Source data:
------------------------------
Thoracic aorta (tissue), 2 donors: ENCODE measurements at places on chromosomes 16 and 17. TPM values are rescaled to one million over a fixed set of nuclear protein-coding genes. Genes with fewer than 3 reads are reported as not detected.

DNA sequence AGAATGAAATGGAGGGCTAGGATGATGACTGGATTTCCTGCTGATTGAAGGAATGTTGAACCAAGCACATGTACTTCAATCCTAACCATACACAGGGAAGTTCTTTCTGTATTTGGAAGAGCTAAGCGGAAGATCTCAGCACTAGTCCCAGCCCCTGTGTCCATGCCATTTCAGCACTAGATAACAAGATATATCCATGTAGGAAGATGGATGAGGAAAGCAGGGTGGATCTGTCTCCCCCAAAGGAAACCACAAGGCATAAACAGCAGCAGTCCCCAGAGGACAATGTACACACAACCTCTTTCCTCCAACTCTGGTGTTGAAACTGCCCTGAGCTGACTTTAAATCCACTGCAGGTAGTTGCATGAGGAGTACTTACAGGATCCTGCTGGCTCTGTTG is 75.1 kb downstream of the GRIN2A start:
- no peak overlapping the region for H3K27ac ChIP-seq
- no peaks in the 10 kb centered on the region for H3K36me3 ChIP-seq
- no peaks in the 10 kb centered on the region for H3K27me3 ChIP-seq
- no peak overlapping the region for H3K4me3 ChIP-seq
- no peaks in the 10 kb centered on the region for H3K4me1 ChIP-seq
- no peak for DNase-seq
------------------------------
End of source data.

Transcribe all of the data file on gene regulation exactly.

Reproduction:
Thoracic aorta (tissue), 2 donors: ENCODE measurements at places on chromosomes 16 and 17. TPM values are rescaled to one million over a fixed set of nuclear protein-coding genes. Genes with fewer than 3 reads are reported as not detected.

DNA sequence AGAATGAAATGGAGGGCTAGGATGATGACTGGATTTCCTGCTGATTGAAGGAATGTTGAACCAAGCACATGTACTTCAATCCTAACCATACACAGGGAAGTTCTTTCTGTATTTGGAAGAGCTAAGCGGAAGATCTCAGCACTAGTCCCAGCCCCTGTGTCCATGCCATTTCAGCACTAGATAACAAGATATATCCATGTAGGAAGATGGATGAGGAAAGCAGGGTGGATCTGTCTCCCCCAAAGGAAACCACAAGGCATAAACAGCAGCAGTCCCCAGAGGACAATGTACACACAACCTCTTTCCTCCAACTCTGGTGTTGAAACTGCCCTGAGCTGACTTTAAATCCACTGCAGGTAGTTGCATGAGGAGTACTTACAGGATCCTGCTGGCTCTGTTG is 75.1 kb downstream of the GRIN2A start:
- no peak overlapping the region for H3K27ac ChIP-seq
- no peaks in the 10 kb centered on the region for H3K36me3 ChIP-seq
- no peaks in the 10 kb centered on the region for H3K27me3 ChIP-seq
- no peak overlapping the region for H3K4me3 ChIP-seq
- no peaks in the 10 kb centered on the region for H3K4me1 ChIP-seq
- no peak for DNase-seq